Winston Churchill Rea

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Winston Churchill Rea (born 1950 or 1951), known as Winkie Rea, is the former leader of the Red Hand Commando (RHC) loyalist paramilitary organisation in Northern Ireland. Part of a leading loyalist family, he has been active in paramilitarism since the early years of the Troubles.

Red Hand Commando[edit]

Rea was born in about 1950 or 1951 in Belfast, Northern Ireland, and brought up as a Protestant on the loyalist Shankill Road.[1] Although his full name was Winston Churchill Rea, he was better known by his nickname Winkie. Sometime after the outbreak of the Troubles, his parents emigrated to Australia to get away from the violence.[2] In his youth he often attended the rallies of Ian Paisley.[3] It is not known when he joined the Red Hand Commando, a loyalist paramilitary organisation founded in 1972 by John McKeague and closely affiliated with the larger Ulster Volunteer Force (UVF). He eventually rose in its ranks to later become leader, succeeding McKeague.

Rea met Elizabeth Spence, daughter of UVF leader Gusty Spence, who was imprisoned at the time. In April 1972, he travelled to Long Kesh Prison, where he obtained permission from Spence to marry her.[1] Immediately after the wedding, Spence absconded, and he remained on the run for four months.[1]


In 1973, Rea was imprisoned for eight years after being found in possession of a Sterling submachine gun and for having driven two cars to and from the scene of a loyalist attack on Divis Street in nationalist west Belfast. On 18 February 1973, Catholic postmen Anthony Coleman and David McAleese were gunned down and killed by a passing car. Rea was tried in a Diplock Court where he had protested his innocence to no avail.[4] Despite his association with the Red Hand Commando, he joined Spence in the UVF section of Long Kesh.[5]

In 1981, Rea was released from prison. The same year, he appeared on an edition of Ulster Television's Counterpoint current affairs programme, arguing against Ian Paisley's evocation of a "Carson trail", and calling for young people not to follow his path.[6] He staged a silent protest against Paisley, by hanging a placard outside his home near Carlisle Circus at the bottom of the Crumlin Road. The placard read: "Remember the loyalist prisoners for after all 50 per cent of them are ex-Orangemen".[3] Carlisle Circus is the assembly point for Orangemen at the start of their annual 12 July parade.

CLMC ceasefire[edit]

Rea played a role in negotiating the Combined Loyalist Military Command ceasefire, in 1994.[7] He became active in the Progressive Unionist Party (PUP), linked to the Ulster Volunteer Force, and was the last candidate on the party's "top-up" list for the Northern Ireland Forum election of 1996, but was not elected.[8] However, he formed part of the PUP's Good Friday Agreement negotiating team.[9]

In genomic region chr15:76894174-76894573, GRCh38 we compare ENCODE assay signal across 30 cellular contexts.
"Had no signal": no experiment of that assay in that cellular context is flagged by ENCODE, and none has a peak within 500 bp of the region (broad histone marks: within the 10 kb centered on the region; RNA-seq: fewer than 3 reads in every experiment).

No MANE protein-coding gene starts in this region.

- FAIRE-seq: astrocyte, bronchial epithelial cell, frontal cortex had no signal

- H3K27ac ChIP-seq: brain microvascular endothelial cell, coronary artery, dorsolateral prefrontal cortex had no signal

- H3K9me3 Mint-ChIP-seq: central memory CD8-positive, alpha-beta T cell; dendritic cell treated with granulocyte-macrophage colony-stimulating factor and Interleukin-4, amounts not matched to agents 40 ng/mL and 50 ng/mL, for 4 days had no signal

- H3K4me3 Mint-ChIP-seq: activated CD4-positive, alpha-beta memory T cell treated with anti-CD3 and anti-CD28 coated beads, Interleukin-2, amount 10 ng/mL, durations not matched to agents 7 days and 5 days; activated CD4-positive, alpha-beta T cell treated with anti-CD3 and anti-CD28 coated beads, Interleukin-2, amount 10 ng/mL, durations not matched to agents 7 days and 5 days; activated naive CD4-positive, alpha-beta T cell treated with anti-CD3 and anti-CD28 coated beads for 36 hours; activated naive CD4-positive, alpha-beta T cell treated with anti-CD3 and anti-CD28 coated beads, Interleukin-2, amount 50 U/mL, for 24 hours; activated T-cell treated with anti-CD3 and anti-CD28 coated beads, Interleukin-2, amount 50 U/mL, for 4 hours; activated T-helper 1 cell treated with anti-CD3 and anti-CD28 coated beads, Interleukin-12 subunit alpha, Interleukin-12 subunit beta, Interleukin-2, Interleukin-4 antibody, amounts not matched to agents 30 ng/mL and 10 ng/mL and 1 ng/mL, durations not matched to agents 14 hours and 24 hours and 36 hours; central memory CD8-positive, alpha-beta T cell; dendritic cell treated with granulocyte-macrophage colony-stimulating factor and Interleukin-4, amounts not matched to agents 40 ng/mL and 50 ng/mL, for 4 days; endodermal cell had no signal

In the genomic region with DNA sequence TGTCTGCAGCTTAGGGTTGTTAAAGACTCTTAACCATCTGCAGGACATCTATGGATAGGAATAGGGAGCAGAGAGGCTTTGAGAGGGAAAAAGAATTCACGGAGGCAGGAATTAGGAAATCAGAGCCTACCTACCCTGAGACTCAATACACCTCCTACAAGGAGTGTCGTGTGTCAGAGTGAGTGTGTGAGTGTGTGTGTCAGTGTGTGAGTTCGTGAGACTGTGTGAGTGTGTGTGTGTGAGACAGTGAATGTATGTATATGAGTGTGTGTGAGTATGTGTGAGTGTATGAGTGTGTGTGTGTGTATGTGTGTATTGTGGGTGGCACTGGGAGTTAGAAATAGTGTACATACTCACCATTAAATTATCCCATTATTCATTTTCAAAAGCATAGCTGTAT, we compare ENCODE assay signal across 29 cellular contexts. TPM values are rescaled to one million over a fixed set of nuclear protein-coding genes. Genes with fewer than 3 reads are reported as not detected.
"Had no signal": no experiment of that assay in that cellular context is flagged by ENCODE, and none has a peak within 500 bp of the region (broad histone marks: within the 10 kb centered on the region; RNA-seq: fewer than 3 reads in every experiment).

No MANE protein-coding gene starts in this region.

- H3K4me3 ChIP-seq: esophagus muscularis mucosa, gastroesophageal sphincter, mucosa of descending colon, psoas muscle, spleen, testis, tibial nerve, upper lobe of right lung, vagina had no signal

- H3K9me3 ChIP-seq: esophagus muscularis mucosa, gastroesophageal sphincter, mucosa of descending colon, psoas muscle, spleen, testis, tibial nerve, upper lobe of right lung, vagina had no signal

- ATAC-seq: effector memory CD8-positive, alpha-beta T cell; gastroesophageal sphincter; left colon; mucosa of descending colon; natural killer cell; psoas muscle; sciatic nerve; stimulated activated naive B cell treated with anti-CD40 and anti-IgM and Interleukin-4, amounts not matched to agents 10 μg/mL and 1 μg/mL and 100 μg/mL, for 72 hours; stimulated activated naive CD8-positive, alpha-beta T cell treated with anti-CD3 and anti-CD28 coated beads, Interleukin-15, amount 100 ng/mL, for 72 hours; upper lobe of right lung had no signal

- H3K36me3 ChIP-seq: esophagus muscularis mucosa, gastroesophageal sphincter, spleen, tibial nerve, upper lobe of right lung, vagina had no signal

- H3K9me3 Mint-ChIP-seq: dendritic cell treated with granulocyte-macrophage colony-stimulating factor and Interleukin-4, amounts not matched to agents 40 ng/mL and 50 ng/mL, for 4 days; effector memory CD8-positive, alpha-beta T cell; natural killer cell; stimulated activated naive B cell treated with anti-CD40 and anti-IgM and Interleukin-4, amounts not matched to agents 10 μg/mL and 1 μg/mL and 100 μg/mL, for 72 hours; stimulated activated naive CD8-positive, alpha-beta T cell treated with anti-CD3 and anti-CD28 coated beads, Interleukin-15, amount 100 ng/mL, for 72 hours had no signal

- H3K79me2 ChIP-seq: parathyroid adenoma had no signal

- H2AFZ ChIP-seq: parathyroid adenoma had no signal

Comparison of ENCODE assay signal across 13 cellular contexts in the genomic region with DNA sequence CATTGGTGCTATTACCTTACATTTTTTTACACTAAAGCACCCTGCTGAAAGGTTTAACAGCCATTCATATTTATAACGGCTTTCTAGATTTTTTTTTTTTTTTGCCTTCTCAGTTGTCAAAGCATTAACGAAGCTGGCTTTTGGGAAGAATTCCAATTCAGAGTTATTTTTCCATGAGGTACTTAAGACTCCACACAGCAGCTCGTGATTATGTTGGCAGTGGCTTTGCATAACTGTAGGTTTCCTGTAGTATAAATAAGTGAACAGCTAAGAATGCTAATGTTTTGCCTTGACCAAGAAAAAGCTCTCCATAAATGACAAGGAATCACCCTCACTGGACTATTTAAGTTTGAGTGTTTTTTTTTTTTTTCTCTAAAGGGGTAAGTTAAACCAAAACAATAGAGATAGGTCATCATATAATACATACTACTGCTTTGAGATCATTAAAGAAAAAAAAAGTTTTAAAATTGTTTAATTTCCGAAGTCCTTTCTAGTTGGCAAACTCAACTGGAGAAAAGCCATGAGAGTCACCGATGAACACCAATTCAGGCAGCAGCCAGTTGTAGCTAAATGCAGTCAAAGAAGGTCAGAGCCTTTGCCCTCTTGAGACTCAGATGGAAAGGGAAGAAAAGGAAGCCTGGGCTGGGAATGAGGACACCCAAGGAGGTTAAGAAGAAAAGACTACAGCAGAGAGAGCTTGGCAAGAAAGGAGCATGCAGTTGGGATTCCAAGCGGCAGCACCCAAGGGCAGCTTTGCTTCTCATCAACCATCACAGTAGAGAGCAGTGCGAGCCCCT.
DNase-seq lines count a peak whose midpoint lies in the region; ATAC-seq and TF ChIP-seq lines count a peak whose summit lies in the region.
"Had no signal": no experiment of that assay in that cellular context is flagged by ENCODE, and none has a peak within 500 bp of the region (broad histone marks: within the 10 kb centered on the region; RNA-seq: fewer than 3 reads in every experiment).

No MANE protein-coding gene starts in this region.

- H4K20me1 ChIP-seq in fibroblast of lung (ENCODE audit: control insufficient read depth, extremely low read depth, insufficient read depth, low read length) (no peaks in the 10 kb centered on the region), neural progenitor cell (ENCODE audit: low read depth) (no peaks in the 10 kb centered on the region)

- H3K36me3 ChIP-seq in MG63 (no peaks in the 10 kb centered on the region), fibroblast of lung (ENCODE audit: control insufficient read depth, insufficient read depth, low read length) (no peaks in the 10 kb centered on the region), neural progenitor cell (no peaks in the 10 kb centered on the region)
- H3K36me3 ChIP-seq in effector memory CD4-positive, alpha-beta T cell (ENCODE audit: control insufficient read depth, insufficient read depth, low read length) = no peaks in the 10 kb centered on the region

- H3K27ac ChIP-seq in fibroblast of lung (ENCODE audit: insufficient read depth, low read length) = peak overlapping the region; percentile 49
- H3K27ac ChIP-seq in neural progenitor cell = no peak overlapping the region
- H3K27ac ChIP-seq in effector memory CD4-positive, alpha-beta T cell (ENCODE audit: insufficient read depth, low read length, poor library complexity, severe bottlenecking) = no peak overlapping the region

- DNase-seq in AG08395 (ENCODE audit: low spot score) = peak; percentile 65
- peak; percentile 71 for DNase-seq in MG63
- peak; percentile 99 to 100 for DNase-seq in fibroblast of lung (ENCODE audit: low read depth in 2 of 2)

Later activity[edit]

In 1998, Rea was arrested and questioned about the murder of Frankie Curry, a former Red Hand Commando member and a relative by marriage of Rea. He was subsequently released, without charge.[10][11] During a loyalist feud, in 2000, Rea's house was broken into by members of the C Company of the rival Ulster Freedom Fighters, led by Johnny Adair. They destroyed many of his possessions.[12]

Rea later founded the 1st Shankill Northern Ireland Supporters' Club, and acted as its treasurer.[13]

In 2011, he attended the wake of Michaela McAreavey, where he was warmly embraced by Martin McGuinness. McAreavey was the daughter of Mickey Harte, the Tyrone GAA manager. She was murdered while on her honeymoon in Mauritius.[14]

Murder charges[edit]

In 2015 police attempted to gain access to interview tapes held at Boston College in relation to an investigation into Rea's activities.[15] Police had stated that Rea was being investigated over offences of "the utmost gravity" after challenging an injunction Rea had obtained to prevent the transfer of the tapes.[16] The tapes were part of project by the college in which both loyalists and republicans had been interviewed about their experiences and activities during the Troubles. The tapes had already been at the centre of controversy after police had attempted to obtain some in relation to the murder of Jean McConville.[17] Police were awarded permission to hear the tapes by the courts in February 2015.[18]

In June 2016, following detailed examination of the tapes by police, Rea was charged with the murders of two Catholic civilians during the Troubles, two attempted murders, membership of the Red Hand Commando and several other lesser charges, with twelve charges in total brought against him.[19]